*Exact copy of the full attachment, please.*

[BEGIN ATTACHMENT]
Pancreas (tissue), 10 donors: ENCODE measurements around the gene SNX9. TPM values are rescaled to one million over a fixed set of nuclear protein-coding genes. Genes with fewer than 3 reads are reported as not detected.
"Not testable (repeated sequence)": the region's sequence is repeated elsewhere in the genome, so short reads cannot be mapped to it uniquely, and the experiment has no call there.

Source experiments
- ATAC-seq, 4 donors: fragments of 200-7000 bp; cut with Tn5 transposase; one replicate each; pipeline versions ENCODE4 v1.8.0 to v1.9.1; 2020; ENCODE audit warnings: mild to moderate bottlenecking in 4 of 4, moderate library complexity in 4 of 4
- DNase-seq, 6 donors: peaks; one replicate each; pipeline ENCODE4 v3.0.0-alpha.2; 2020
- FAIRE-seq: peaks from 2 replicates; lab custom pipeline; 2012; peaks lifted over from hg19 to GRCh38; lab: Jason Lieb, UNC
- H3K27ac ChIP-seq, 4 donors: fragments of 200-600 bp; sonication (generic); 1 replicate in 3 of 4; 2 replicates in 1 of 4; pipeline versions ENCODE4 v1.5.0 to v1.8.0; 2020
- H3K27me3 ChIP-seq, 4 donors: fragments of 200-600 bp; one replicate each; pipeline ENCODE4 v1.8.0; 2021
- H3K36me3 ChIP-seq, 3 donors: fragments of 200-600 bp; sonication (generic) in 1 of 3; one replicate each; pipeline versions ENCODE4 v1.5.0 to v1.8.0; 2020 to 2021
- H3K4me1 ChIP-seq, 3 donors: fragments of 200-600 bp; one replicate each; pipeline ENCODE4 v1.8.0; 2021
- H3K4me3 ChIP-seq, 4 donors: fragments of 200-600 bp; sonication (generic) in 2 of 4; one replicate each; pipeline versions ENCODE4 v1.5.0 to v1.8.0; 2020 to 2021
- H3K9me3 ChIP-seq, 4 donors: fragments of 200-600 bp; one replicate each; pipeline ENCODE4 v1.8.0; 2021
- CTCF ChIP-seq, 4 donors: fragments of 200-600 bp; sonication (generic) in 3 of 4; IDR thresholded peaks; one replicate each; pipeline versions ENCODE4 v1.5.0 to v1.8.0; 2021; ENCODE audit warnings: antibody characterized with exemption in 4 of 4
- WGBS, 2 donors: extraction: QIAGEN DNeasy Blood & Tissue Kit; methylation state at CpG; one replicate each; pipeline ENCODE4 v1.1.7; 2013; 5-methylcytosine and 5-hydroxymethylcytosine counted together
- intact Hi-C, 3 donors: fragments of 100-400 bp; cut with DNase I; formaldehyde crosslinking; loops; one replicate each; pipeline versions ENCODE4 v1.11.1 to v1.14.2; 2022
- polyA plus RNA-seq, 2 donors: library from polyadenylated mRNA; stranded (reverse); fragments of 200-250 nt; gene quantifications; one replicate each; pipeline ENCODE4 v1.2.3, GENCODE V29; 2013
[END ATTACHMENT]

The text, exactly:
Pancreas (tissue), 10 donors: ENCODE measurements around the gene SNX9. TPM values are rescaled to one million over a fixed set of nuclear protein-coding genes. Genes with fewer than 3 reads are reported as not detected.
"Not testable (repeated sequence)": the region's sequence is repeated elsewhere in the genome, so short reads cannot be mapped to it uniquely, and the experiment has no call there.

Source experiments
- ATAC-seq, 4 donors: fragments of 200-7000 bp; cut with Tn5 transposase; one replicate each; pipeline versions ENCODE4 v1.8.0 to v1.9.1; 2020; ENCODE audit warnings: mild to moderate bottlenecking in 4 of 4, moderate library complexity in 4 of 4
- DNase-seq, 6 donors: peaks; one replicate each; pipeline ENCODE4 v3.0.0-alpha.2; 2020
- FAIRE-seq: peaks from 2 replicates; lab custom pipeline; 2012; peaks lifted over from hg19 to GRCh38; lab: Jason Lieb, UNC
- H3K27ac ChIP-seq, 4 donors: fragments of 200-600 bp; sonication (generic); 1 replicate in 3 of 4; 2 replicates in 1 of 4; pipeline versions ENCODE4 v1.5.0 to v1.8.0; 2020
- H3K27me3 ChIP-seq, 4 donors: fragments of 200-600 bp; one replicate each; pipeline ENCODE4 v1.8.0; 2021
- H3K36me3 ChIP-seq, 3 donors: fragments of 200-600 bp; sonication (generic) in 1 of 3; one replicate each; pipeline versions ENCODE4 v1.5.0 to v1.8.0; 2020 to 2021
- H3K4me1 ChIP-seq, 3 donors: fragments of 200-600 bp; one replicate each; pipeline ENCODE4 v1.8.0; 2021
- H3K4me3 ChIP-seq, 4 donors: fragments of 200-600 bp; sonication (generic) in 2 of 4; one replicate each; pipeline versions ENCODE4 v1.5.0 to v1.8.0; 2020 to 2021
- H3K9me3 ChIP-seq, 4 donors: fragments of 200-600 bp; one replicate each; pipeline ENCODE4 v1.8.0; 2021
- CTCF ChIP-seq, 4 donors: fragments of 200-600 bp; sonication (generic) in 3 of 4; IDR thresholded peaks; one replicate each; pipeline versions ENCODE4 v1.5.0 to v1.8.0; 2021; ENCODE audit warnings: antibody characterized with exemption in 4 of 4
- WGBS, 2 donors: extraction: QIAGEN DNeasy Blood & Tissue Kit; methylation state at CpG; one replicate each; pipeline ENCODE4 v1.1.7; 2013; 5-methylcytosine and 5-hydroxymethylcytosine counted together
- intact Hi-C, 3 donors: fragments of 100-400 bp; cut with DNase I; formaldehyde crosslinking; loops; one replicate each; pipeline versions ENCODE4 v1.11.1 to v1.14.2; 2022
- polyA plus RNA-seq, 2 donors: library from polyadenylated mRNA; stranded (reverse); fragments of 200-250 nt; gene quantifications; one replicate each; pipeline ENCODE4 v1.2.3, GENCODE V29; 2013